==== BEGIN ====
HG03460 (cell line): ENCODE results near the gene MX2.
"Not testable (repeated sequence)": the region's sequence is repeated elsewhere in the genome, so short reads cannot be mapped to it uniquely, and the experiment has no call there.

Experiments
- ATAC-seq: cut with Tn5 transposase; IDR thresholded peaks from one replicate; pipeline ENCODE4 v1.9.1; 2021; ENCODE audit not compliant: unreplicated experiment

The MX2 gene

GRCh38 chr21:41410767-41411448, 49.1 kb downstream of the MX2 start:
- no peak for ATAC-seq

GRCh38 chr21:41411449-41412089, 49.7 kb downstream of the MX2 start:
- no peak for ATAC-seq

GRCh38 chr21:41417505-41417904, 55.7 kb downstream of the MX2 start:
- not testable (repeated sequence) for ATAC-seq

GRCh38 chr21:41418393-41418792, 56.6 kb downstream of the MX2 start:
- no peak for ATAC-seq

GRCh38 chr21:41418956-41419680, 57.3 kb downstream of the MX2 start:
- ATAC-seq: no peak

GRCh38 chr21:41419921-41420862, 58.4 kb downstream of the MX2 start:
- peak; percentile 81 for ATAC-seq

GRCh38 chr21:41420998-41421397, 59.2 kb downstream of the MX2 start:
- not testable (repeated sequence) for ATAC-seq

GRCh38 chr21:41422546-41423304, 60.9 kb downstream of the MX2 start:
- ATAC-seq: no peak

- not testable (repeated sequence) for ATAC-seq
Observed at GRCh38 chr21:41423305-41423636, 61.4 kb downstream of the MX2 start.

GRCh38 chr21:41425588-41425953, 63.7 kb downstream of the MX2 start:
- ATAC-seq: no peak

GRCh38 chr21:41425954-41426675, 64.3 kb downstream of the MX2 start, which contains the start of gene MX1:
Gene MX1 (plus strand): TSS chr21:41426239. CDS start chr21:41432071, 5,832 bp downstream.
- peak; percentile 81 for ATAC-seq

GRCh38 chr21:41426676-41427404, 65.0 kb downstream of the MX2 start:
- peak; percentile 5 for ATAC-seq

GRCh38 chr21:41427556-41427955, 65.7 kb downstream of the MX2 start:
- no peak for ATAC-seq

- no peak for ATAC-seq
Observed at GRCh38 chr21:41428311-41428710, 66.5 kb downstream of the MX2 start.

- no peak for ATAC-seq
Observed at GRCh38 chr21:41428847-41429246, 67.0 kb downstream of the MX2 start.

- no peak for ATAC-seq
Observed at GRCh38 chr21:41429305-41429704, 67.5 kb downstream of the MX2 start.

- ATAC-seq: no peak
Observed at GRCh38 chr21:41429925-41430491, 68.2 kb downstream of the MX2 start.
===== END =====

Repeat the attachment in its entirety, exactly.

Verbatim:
HG03460 (cell line): ENCODE results near the gene MX2.
"Not testable (repeated sequence)": the region's sequence is repeated elsewhere in the genome, so short reads cannot be mapped to it uniquely, and the experiment has no call there.

Experiments
- ATAC-seq: cut with Tn5 transposase; IDR thresholded peaks from one replicate; pipeline ENCODE4 v1.9.1; 2021; ENCODE audit not compliant: unreplicated experiment

The MX2 gene

GRCh38 chr21:41410767-41411448, 49.1 kb downstream of the MX2 start:
- no peak for ATAC-seq

GRCh38 chr21:41411449-41412089, 49.7 kb downstream of the MX2 start:
- no peak for ATAC-seq

GRCh38 chr21:41417505-41417904, 55.7 kb downstream of the MX2 start:
- not testable (repeated sequence) for ATAC-seq

GRCh38 chr21:41418393-41418792, 56.6 kb downstream of the MX2 start:
- no peak for ATAC-seq

GRCh38 chr21:41418956-41419680, 57.3 kb downstream of the MX2 start:
- ATAC-seq: no peak

GRCh38 chr21:41419921-41420862, 58.4 kb downstream of the MX2 start:
- peak; percentile 81 for ATAC-seq

GRCh38 chr21:41420998-41421397, 59.2 kb downstream of the MX2 start:
- not testable (repeated sequence) for ATAC-seq

GRCh38 chr21:41422546-41423304, 60.9 kb downstream of the MX2 start:
- ATAC-seq: no peak

- not testable (repeated sequence) for ATAC-seq
Observed at GRCh38 chr21:41423305-41423636, 61.4 kb downstream of the MX2 start.

GRCh38 chr21:41425588-41425953, 63.7 kb downstream of the MX2 start:
- ATAC-seq: no peak

GRCh38 chr21:41425954-41426675, 64.3 kb downstream of the MX2 start, which contains the start of gene MX1:
Gene MX1 (plus strand): TSS chr21:41426239. CDS start chr21:41432071, 5,832 bp downstream.
- peak; percentile 81 for ATAC-seq

GRCh38 chr21:41426676-41427404, 65.0 kb downstream of the MX2 start:
- peak; percentile 5 for ATAC-seq

GRCh38 chr21:41427556-41427955, 65.7 kb downstream of the MX2 start:
- no peak for ATAC-seq

- no peak for ATAC-seq
Observed at GRCh38 chr21:41428311-41428710, 66.5 kb downstream of the MX2 start.

- no peak for ATAC-seq
Observed at GRCh38 chr21:41428847-41429246, 67.0 kb downstream of the MX2 start.

- no peak for ATAC-seq
Observed at GRCh38 chr21:41429305-41429704, 67.5 kb downstream of the MX2 start.

- ATAC-seq: no peak
Observed at GRCh38 chr21:41429925-41430491, 68.2 kb downstream of the MX2 start.